Tony Ward: The real world can wait for O'Driscoll
the announcement from the IRFU that their most prized possession will be available for one more year will add to the feel-good factor at tonight's Amlin Challenge Cup final. The omens have been good of late and, on the basis that Brian O'Driscoll's body stays strong and his family – most of all his wife Amy – continue to support him, then I think the right decision has been made at this point in time.
We could get greedy and hope that 2014 stretches into 2015 and the next World Cup, but that's for another day.
Come September and October, the body will do the talking, with the initial Heineken Cup forays quickly being followed by a particularly tasty autumn schedule, culminating with the All Blacks clash at the end of November.
O'Driscoll knows what he will miss when eventually he is forced to call it a day.
As he suggested to me recently in jest: "I'm just not ready for the real world yet!" I feel I echo the sentiments of the nation when saying the real world can wait.
He may not be a wet week in the job, but already Joe Schmidt's first contribution to the national set-up is massive. Contract signed, extension filed, time to get back to business and nobody in Irish rugby history does it better than BOD.
Blue is the colour and where Chelsea went in Amsterdam on Wednesday, Leinster will be looking to follow suit at the RDS tonight.
The big-spending London soccer club find themselves in the unique position of holding both European trophies – Champions League and Europa League – at the same time. The main one will move on to pastures new in Munich or Dortmund following the Wembley final tomorrow week, but for now Chelsea rule Europe.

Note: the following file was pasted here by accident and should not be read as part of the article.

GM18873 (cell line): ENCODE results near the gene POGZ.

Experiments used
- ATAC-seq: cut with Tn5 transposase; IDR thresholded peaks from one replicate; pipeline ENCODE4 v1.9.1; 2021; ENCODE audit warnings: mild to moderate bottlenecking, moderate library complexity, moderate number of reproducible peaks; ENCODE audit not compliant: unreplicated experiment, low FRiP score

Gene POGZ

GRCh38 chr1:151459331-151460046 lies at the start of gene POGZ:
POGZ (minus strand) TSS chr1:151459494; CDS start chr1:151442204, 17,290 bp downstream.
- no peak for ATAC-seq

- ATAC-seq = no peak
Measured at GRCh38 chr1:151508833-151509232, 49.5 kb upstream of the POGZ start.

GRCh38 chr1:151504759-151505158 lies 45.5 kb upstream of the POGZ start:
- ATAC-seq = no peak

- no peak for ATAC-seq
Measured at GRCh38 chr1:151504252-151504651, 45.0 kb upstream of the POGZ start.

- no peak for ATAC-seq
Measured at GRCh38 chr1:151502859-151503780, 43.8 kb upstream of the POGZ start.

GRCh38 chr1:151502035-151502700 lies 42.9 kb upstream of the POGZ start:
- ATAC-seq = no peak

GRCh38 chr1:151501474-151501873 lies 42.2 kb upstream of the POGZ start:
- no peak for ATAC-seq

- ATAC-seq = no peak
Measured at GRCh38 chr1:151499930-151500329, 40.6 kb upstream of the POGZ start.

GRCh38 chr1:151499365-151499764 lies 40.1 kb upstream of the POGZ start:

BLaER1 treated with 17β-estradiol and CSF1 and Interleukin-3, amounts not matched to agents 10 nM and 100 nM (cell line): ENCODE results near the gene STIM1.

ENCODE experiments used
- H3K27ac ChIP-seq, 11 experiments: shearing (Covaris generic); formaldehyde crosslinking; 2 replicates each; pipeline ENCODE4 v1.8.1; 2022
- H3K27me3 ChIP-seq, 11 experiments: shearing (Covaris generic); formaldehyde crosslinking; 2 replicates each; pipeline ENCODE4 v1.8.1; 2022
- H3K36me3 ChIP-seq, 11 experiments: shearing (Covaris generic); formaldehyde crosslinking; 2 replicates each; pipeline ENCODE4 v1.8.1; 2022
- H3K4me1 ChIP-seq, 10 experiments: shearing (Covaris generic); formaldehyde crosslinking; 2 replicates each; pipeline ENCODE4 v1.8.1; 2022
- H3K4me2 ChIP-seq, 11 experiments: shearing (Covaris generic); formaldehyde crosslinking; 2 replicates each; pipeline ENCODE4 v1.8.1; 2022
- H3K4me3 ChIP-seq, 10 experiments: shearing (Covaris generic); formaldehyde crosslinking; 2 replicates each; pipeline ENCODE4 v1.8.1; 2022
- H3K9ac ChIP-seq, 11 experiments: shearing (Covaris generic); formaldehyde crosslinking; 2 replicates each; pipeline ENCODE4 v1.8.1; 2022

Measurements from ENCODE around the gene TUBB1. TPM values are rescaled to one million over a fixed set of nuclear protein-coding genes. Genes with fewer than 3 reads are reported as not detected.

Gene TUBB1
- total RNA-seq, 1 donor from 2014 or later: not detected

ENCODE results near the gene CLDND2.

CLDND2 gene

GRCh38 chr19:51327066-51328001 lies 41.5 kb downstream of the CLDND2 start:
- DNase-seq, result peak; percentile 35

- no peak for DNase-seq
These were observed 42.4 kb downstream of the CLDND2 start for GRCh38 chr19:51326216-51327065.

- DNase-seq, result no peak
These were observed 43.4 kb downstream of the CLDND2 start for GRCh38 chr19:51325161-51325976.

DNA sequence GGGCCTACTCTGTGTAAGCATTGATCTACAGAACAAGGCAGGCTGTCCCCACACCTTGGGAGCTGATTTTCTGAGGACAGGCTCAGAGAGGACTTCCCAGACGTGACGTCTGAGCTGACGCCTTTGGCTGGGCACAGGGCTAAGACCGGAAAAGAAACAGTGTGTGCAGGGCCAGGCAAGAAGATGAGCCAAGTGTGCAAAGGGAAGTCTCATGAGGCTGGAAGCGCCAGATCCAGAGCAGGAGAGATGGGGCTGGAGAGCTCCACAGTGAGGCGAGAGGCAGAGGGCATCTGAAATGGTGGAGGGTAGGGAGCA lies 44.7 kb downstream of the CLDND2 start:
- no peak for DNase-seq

By an amazing coincidence, should Leinster get the better of Stade Francais in tonight's final they too will be the possessors of the two main club trophies... well, for the best part of a day at least!
The European 'shadow' event might not have figured too highly on the pre-season 'must do' list, but they are now within touching distance (for the third time in as many years) of a European and domestic double – and should be mighty happy to be there.
Factor in the soon-to-depart Schmidt, Jonny Sexton and Isa Nacewa and the importance of the next eight days needs little elaboration. And while we are all assuming that O'Driscoll (new contract warmly welcomed), Gordon D'Arcy and Leo Cullen will be on board when Matt O'Connor takes control for the new season, there is no guarantee whatsoever that such will be the case.
So, for Cullen and Leinster the message is clear – we live in the here and now. There are other important ramifications for Irish rugby, not least that another European win would see Connacht entering the draw for the Heineken Cup for the third season running courtesy of Leinster's success.
I think that is a point worth contemplating when some people at the Sportsground get all high and mighty about Mike McCarthy's upcoming move to Dublin. Leinster's success in recent seasons has served Connacht well – fact, not opinion. And here's hoping the trend continues on the back of the Amlin final this evening.